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AT&T CEO says he likes concept of handset financing

While it may be premature to call an end to smartphone subsidies, AT&T appears to have an open mind about an age-old practice.

Verizon iPhone 4S, Virgin iPhone 4, and AT&T iPhone 4
The Verizon and AT&T iPhones carry hefty subsidies, while consumers share the burden with the Virgin iPhone. Josh Miller/CNET

AT&T has looked at the idea of making consumers pay for their own smartphones in monthly installments, according to CEO Randall Stephenson.

The idea of handset financing runs counter to the current model of subsidizing phones at a lower initial price in exchange for a higher monthly bill. Under handset financing, consumers would pay an upfront fee for the phone, and then steadily pay off the phone's cost over the next few months.

In exchange, the consumer would presumably get a lower rate on their phone bill, and could conceivably leave whenever they want after paying off the phone.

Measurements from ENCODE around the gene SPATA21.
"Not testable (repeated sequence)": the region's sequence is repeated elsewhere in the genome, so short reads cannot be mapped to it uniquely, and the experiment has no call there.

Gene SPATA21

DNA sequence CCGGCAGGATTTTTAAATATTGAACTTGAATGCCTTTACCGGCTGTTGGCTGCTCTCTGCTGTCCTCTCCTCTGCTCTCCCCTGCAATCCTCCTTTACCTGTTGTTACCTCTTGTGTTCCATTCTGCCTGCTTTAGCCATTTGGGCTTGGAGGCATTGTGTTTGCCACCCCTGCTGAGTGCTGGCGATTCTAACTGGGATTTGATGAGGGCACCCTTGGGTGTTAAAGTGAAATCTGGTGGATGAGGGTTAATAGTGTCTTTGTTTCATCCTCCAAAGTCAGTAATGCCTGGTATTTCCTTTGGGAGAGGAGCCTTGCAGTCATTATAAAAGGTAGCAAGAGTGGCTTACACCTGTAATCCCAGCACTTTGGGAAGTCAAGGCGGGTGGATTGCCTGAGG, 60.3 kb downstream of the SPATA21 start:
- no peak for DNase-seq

T-Mobile has already used it to great effect, and CEO John Legere has already hinted that the option would be available for the iPhone, which the carrier plans to offer later this year.

Stephenson, speaking to analysts during an earnings conference call today, said handset financing was an option he had looked at several times, and is one that he likes. He added he would monitor how the offer is received at T-Mobile before making any decisions.

The high monthly fee for contract service has many looking at no-contract options, something that AT&T was unable to address in the fourth quarter. While it added a net 780,000 contract subscribers in the period, it lost 166,000 prepaid customers.

T-Mobile and MetroPCS are expected to merge later this year, creating a more formidable opponent that will go after no-contract customers. Stephenson said he doesn't see much of an impact this year, but could see the combined company making moves that would require a response in 2014.

With the T-Mobile-MetroPCS and Sprint-SoftBank deals in the works, 2013 promises to be chaotic.

"In terms of industry dynamics, it should be an interesting year," he said. "It's kind of hard to estimate what's going to happen."